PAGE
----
Note: This is a revised version of the orginal tutorial. We have created smaller modules this time and are now using a more compact video format (mp4). Hopefully, this will address the problems we had with some browsers taking a very long time to load the .avi video modules in the earlier version. In terms of content, we have removed all the extra background regarding the data archive and uexplore (in the first video module). It was usefule information but it really does not need to be included in an introductory tutorial about how to use Dexter.
This tutorial consists of a collection of video modules where we cover more or less the same material that you can see in the Dexter Quick Start Guide. The difference is in the media. In the Guide you view static screen shots of web pages and you read the explanatory text. But here you get to actually see what the Guide just described. Just click on the underlined links to view the video modules. You'll need to have a browser that has been configured to invoke a plug-in module that can play mp4 video files (for most IE users the obvious choice is Windows mediaplayer). Note that some of the video files are still somewhat large and may take a minute or two to download and begin playing.
This is a brief introduction and overview to the MCDC's Data Archive system, showing how the user can navigate thruough the data files using Uexplore and arriving at the Dexter query form. It shows access via the Uexplore/Dexter home page as well as direct links from a custom application and via an article on our Whatsnew page.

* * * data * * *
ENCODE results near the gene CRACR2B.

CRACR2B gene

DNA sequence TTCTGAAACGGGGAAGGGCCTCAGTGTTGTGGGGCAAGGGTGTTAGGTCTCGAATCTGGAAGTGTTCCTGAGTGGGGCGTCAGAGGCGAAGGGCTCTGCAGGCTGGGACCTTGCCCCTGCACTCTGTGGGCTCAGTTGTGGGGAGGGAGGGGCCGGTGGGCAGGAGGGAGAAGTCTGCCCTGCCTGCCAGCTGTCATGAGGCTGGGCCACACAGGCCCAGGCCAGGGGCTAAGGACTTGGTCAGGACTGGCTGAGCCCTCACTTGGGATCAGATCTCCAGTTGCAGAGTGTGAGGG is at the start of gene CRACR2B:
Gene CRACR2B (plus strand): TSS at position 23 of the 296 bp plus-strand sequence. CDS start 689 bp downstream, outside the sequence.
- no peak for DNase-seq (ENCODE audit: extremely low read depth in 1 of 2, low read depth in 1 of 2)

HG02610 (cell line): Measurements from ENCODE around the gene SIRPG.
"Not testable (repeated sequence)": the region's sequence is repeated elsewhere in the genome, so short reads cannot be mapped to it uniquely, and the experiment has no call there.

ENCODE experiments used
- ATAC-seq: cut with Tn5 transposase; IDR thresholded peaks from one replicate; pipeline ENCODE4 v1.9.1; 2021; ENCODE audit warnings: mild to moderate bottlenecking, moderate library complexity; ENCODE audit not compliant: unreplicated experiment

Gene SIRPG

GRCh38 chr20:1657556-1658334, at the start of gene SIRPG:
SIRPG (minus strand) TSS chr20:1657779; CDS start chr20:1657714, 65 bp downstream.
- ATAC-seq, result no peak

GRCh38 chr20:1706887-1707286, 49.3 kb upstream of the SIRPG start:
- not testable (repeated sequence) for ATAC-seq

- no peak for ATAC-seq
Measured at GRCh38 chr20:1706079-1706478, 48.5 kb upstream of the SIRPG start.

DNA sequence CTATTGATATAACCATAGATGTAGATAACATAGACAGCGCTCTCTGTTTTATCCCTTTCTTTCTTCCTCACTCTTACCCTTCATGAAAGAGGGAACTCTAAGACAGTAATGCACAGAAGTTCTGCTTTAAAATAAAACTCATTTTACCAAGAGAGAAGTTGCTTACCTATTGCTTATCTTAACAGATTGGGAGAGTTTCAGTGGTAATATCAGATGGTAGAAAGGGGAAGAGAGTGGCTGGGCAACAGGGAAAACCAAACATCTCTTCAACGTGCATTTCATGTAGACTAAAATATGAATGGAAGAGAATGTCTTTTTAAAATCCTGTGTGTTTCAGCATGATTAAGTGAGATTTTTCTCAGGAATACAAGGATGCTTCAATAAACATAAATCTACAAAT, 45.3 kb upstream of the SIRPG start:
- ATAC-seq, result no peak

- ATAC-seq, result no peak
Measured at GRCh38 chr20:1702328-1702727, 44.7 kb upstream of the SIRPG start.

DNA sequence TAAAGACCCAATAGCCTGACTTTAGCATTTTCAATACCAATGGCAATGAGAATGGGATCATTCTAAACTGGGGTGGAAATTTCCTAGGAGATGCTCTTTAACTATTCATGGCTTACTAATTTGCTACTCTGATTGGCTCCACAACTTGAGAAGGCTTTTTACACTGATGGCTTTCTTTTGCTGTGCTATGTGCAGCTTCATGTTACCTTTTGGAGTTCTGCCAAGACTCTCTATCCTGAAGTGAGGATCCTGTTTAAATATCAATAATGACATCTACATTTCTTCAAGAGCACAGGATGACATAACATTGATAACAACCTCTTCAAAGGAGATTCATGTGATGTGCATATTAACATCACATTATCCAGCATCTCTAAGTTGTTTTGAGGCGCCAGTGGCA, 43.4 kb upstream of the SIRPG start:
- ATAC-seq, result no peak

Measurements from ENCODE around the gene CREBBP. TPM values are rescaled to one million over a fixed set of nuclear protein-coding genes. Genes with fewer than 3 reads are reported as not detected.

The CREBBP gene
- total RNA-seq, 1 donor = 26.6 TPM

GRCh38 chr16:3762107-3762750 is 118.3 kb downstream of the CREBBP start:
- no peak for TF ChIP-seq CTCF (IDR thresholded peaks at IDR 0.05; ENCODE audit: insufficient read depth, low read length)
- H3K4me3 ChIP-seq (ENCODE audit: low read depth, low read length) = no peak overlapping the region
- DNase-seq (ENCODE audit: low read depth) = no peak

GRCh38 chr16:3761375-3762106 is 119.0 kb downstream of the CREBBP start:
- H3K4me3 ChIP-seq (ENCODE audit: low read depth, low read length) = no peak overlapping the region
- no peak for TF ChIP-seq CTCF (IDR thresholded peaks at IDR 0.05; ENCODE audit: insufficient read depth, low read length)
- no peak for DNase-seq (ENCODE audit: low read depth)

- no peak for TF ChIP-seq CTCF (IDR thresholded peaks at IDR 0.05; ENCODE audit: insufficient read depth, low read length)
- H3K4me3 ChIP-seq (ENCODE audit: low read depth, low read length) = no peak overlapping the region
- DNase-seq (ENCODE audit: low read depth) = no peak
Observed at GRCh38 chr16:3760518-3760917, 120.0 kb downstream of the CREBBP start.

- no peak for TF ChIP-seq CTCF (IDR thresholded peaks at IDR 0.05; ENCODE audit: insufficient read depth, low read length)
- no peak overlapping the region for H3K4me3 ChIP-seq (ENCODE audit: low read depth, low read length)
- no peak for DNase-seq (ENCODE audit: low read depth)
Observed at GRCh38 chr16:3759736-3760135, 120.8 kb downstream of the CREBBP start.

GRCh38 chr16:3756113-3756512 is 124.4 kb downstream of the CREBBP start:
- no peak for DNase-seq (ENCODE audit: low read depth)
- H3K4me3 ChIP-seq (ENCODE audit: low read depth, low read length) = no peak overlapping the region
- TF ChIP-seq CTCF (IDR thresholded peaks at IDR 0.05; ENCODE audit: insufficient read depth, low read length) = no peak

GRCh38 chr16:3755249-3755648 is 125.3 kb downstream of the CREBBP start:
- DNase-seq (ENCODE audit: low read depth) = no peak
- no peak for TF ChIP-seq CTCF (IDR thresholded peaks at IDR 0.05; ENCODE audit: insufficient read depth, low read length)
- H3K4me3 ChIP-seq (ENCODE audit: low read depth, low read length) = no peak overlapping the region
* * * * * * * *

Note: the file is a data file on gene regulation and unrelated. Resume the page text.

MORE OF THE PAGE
Section II is where we spend our most time, building a series of relatively simple filters based on geographic codes primarily. It's a bit long, but you are not required to watch the entire thing.
We have several examples here. They vary in complexity according to the complexity of the datasets being accessed.
We access a small dataset in our georef collection. We generate a report with all available data and then refine it by selecting just the ones we really want to see.
We access a typical dataset in our American Community Survey standard profile data collection. We generate an extract with variables related to a specific topic (poverty) making use of the ability to specify a variable filter to shorten the numeric variables select list.
Some of our datasets are what the Census Bureau refers to as "Summary Files", which are organized into tables. These include the ACS "base tables" datasets and the various decennial census summary files. In order for a dataset to be accessible at the table level rather than by variable some special metadata files need to be created and the Dexter software tweaked so that it recognizes a table-based set. In this example we shall be accessing one of the datasets from the 2000 Census, Summary File 3 collection. We include a quick visit to the relevant Varlabs data dictionary files that can brose to see what kind of tabular data are available.
We do not have any modules here relating to these two sections of the Dexter query form. This tutorial is labeled a "Quick Start Guide" to indicate that it is an introduction to the topic. Hence we have omitted the Advanced Options of Section V. Section IV is omitted because it is too trivial to merit any further explanation. We plan to create other companion tutorials that will cover Section V, as well as the rankster post-processor and other intermediate or advanced features.